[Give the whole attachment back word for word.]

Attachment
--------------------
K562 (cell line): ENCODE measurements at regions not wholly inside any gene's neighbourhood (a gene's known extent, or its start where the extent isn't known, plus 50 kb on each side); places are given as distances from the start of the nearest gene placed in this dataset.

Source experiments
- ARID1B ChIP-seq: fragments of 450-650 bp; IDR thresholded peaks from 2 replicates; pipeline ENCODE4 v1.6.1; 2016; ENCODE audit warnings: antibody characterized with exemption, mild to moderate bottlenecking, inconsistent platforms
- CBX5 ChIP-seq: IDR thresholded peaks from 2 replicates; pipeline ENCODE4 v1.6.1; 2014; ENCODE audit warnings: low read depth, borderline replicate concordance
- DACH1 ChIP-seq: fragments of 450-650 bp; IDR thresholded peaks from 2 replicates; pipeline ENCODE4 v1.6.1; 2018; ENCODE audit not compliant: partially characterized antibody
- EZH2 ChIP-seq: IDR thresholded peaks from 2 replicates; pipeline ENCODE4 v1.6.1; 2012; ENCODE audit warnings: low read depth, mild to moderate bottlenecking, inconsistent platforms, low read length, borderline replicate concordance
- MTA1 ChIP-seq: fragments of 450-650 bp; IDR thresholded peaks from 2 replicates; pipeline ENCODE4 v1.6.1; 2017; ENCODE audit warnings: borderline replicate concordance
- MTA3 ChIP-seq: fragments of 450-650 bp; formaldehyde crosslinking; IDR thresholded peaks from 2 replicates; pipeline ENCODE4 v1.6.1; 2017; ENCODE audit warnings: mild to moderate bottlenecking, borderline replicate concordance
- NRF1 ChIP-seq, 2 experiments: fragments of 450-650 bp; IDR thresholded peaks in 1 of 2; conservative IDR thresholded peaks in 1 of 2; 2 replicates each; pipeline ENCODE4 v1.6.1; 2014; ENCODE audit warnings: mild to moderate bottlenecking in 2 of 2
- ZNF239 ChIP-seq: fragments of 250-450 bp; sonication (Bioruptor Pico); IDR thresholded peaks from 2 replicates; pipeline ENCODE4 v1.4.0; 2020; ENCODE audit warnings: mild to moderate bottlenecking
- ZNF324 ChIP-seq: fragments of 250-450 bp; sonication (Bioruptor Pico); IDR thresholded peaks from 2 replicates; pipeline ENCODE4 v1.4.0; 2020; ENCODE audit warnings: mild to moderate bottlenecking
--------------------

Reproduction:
K562 (cell line): ENCODE measurements at regions not wholly inside any gene's neighbourhood (a gene's known extent, or its start where the extent isn't known, plus 50 kb on each side); places are given as distances from the start of the nearest gene placed in this dataset.

Source experiments
- ARID1B ChIP-seq: fragments of 450-650 bp; IDR thresholded peaks from 2 replicates; pipeline ENCODE4 v1.6.1; 2016; ENCODE audit warnings: antibody characterized with exemption, mild to moderate bottlenecking, inconsistent platforms
- CBX5 ChIP-seq: IDR thresholded peaks from 2 replicates; pipeline ENCODE4 v1.6.1; 2014; ENCODE audit warnings: low read depth, borderline replicate concordance
- DACH1 ChIP-seq: fragments of 450-650 bp; IDR thresholded peaks from 2 replicates; pipeline ENCODE4 v1.6.1; 2018; ENCODE audit not compliant: partially characterized antibody
- EZH2 ChIP-seq: IDR thresholded peaks from 2 replicates; pipeline ENCODE4 v1.6.1; 2012; ENCODE audit warnings: low read depth, mild to moderate bottlenecking, inconsistent platforms, low read length, borderline replicate concordance
- MTA1 ChIP-seq: fragments of 450-650 bp; IDR thresholded peaks from 2 replicates; pipeline ENCODE4 v1.6.1; 2017; ENCODE audit warnings: borderline replicate concordance
- MTA3 ChIP-seq: fragments of 450-650 bp; formaldehyde crosslinking; IDR thresholded peaks from 2 replicates; pipeline ENCODE4 v1.6.1; 2017; ENCODE audit warnings: mild to moderate bottlenecking, borderline replicate concordance
- NRF1 ChIP-seq, 2 experiments: fragments of 450-650 bp; IDR thresholded peaks in 1 of 2; conservative IDR thresholded peaks in 1 of 2; 2 replicates each; pipeline ENCODE4 v1.6.1; 2014; ENCODE audit warnings: mild to moderate bottlenecking in 2 of 2
- ZNF239 ChIP-seq: fragments of 250-450 bp; sonication (Bioruptor Pico); IDR thresholded peaks from 2 replicates; pipeline ENCODE4 v1.4.0; 2020; ENCODE audit warnings: mild to moderate bottlenecking
- ZNF324 ChIP-seq: fragments of 250-450 bp; sonication (Bioruptor Pico); IDR thresholded peaks from 2 replicates; pipeline ENCODE4 v1.4.0; 2020; ENCODE audit warnings: mild to moderate bottlenecking